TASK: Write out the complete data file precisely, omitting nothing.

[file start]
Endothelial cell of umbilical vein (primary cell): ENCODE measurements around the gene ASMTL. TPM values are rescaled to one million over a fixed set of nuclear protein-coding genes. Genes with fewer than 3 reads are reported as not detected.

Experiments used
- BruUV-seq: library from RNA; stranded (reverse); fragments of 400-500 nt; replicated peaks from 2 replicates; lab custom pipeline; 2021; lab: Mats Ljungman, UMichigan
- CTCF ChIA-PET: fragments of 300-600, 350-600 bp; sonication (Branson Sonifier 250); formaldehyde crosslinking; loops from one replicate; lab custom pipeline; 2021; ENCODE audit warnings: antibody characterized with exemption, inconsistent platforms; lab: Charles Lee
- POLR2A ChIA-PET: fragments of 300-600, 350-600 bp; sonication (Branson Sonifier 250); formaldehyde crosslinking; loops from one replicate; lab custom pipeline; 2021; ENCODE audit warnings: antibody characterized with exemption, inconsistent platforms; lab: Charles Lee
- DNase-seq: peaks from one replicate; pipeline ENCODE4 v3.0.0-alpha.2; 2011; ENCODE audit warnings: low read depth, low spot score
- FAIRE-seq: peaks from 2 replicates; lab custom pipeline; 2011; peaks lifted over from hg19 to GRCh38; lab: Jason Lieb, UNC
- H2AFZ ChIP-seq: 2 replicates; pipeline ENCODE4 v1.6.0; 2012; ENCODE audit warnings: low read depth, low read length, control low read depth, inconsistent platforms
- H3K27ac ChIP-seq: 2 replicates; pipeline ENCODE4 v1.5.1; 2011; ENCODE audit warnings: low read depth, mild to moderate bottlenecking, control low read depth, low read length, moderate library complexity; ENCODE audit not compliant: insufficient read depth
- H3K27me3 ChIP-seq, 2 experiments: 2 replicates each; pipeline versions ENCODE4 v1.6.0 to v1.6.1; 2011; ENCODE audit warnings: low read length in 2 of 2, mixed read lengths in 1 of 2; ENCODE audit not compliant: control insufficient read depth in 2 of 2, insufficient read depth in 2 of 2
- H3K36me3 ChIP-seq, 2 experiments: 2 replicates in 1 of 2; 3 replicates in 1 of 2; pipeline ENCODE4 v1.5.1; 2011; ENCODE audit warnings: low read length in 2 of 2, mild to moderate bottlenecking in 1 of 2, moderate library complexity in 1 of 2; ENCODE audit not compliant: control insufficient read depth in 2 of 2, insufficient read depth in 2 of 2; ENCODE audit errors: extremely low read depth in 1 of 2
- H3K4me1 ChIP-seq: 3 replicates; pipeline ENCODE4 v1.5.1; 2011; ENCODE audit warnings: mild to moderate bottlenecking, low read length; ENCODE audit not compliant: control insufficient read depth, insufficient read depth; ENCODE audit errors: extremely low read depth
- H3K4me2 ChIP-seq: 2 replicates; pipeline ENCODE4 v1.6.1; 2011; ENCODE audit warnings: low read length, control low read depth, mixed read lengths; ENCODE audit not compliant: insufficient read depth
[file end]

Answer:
Endothelial cell of umbilical vein (primary cell): ENCODE measurements around the gene ASMTL. TPM values are rescaled to one million over a fixed set of nuclear protein-coding genes. Genes with fewer than 3 reads are reported as not detected.

Experiments used
- BruUV-seq: library from RNA; stranded (reverse); fragments of 400-500 nt; replicated peaks from 2 replicates; lab custom pipeline; 2021; lab: Mats Ljungman, UMichigan
- CTCF ChIA-PET: fragments of 300-600, 350-600 bp; sonication (Branson Sonifier 250); formaldehyde crosslinking; loops from one replicate; lab custom pipeline; 2021; ENCODE audit warnings: antibody characterized with exemption, inconsistent platforms; lab: Charles Lee
- POLR2A ChIA-PET: fragments of 300-600, 350-600 bp; sonication (Branson Sonifier 250); formaldehyde crosslinking; loops from one replicate; lab custom pipeline; 2021; ENCODE audit warnings: antibody characterized with exemption, inconsistent platforms; lab: Charles Lee
- DNase-seq: peaks from one replicate; pipeline ENCODE4 v3.0.0-alpha.2; 2011; ENCODE audit warnings: low read depth, low spot score
- FAIRE-seq: peaks from 2 replicates; lab custom pipeline; 2011; peaks lifted over from hg19 to GRCh38; lab: Jason Lieb, UNC
- H2AFZ ChIP-seq: 2 replicates; pipeline ENCODE4 v1.6.0; 2012; ENCODE audit warnings: low read depth, low read length, control low read depth, inconsistent platforms
- H3K27ac ChIP-seq: 2 replicates; pipeline ENCODE4 v1.5.1; 2011; ENCODE audit warnings: low read depth, mild to moderate bottlenecking, control low read depth, low read length, moderate library complexity; ENCODE audit not compliant: insufficient read depth
- H3K27me3 ChIP-seq, 2 experiments: 2 replicates each; pipeline versions ENCODE4 v1.6.0 to v1.6.1; 2011; ENCODE audit warnings: low read length in 2 of 2, mixed read lengths in 1 of 2; ENCODE audit not compliant: control insufficient read depth in 2 of 2, insufficient read depth in 2 of 2
- H3K36me3 ChIP-seq, 2 experiments: 2 replicates in 1 of 2; 3 replicates in 1 of 2; pipeline ENCODE4 v1.5.1; 2011; ENCODE audit warnings: low read length in 2 of 2, mild to moderate bottlenecking in 1 of 2, moderate library complexity in 1 of 2; ENCODE audit not compliant: control insufficient read depth in 2 of 2, insufficient read depth in 2 of 2; ENCODE audit errors: extremely low read depth in 1 of 2
- H3K4me1 ChIP-seq: 3 replicates; pipeline ENCODE4 v1.5.1; 2011; ENCODE audit warnings: mild to moderate bottlenecking, low read length; ENCODE audit not compliant: control insufficient read depth, insufficient read depth; ENCODE audit errors: extremely low read depth
- H3K4me2 ChIP-seq: 2 replicates; pipeline ENCODE4 v1.6.1; 2011; ENCODE audit warnings: low read length, control low read depth, mixed read lengths; ENCODE audit not compliant: insufficient read depth